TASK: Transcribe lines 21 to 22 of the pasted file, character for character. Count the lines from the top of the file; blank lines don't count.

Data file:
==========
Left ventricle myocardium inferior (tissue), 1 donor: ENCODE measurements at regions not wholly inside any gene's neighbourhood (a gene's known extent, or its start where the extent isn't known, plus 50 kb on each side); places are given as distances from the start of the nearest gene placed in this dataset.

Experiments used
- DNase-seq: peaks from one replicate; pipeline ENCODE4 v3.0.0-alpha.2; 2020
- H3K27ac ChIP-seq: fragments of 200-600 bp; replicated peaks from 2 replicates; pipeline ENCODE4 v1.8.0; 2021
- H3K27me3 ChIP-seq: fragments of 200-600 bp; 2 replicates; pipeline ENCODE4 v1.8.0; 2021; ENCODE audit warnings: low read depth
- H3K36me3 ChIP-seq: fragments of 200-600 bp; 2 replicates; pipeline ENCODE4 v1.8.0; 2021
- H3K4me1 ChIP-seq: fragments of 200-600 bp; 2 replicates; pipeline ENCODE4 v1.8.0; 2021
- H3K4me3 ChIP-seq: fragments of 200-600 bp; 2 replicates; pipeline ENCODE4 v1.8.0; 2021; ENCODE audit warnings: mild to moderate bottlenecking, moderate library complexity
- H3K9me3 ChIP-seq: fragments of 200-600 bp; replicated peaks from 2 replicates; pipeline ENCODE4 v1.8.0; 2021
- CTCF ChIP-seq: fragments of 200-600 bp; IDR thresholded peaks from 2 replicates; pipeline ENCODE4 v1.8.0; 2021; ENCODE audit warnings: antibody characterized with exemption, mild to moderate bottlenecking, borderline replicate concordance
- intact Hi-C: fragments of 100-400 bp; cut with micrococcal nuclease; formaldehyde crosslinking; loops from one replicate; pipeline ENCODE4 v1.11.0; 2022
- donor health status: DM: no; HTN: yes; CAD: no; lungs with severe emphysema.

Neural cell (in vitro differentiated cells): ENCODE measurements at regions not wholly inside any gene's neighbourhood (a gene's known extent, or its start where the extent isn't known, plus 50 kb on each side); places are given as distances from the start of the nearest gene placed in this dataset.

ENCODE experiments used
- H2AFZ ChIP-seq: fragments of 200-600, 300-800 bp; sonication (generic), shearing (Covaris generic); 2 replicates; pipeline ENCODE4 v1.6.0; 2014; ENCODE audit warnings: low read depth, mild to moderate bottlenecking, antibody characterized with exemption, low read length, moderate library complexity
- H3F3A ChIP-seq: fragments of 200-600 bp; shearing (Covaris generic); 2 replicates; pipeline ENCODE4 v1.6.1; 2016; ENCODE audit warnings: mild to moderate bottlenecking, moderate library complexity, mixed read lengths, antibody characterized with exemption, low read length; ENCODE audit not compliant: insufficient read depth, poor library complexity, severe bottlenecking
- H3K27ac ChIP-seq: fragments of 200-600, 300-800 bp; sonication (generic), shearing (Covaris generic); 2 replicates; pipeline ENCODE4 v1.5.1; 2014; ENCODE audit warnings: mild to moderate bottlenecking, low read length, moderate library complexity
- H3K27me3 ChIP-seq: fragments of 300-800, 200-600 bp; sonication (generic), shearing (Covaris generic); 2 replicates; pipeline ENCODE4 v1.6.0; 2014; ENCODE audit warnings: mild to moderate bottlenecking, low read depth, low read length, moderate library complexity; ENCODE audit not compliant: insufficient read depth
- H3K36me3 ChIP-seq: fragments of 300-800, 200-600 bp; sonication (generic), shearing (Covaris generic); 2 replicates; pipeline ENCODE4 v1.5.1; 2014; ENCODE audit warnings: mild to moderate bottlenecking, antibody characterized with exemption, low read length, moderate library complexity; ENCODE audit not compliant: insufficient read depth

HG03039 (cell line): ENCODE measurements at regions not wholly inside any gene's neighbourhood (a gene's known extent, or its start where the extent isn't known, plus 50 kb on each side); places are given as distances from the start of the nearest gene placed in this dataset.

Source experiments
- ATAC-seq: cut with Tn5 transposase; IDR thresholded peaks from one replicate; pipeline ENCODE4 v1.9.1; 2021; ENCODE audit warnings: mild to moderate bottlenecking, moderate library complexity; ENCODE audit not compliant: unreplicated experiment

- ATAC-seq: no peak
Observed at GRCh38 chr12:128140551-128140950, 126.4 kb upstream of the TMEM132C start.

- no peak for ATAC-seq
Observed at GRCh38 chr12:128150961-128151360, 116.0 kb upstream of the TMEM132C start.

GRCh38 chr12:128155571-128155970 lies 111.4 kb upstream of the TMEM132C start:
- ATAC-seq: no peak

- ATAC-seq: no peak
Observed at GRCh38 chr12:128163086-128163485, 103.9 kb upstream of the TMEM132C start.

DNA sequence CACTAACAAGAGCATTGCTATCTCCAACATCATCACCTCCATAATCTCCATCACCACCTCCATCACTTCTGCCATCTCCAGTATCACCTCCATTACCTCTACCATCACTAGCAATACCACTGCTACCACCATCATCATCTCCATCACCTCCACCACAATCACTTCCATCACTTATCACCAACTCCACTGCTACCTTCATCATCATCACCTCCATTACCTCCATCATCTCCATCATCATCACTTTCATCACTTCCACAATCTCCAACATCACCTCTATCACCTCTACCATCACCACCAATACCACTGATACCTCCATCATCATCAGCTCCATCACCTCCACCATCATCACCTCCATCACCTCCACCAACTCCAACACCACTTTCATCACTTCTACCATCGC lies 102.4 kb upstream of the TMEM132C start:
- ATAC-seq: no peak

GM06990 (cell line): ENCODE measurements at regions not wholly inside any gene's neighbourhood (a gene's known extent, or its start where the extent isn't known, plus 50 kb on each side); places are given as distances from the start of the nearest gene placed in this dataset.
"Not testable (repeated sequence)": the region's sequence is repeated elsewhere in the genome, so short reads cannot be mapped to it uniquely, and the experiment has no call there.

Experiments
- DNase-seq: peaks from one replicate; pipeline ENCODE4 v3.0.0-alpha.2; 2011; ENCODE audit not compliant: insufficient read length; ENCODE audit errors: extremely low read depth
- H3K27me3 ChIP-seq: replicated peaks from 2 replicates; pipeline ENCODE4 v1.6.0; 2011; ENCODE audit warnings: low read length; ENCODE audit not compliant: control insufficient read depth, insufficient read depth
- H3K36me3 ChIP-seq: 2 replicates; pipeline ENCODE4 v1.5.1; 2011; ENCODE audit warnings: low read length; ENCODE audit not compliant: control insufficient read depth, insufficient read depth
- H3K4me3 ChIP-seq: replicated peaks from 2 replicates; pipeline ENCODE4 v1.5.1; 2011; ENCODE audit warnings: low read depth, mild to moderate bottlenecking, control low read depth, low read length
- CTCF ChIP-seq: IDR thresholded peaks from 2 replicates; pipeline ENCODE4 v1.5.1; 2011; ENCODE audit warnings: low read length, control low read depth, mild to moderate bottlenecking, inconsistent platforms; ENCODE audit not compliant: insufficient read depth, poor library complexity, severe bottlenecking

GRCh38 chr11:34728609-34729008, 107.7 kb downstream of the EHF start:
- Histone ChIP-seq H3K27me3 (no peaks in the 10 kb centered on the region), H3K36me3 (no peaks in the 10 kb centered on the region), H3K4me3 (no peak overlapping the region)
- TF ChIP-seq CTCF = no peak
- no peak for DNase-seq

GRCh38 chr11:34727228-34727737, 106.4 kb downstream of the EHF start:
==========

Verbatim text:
Source experiments
- ATAC-seq: cut with Tn5 transposase; IDR thresholded peaks from one replicate; pipeline ENCODE4 v1.9.1; 2021; ENCODE audit warnings: mild to moderate bottlenecking, moderate library complexity; ENCODE audit not compliant: unreplicated experiment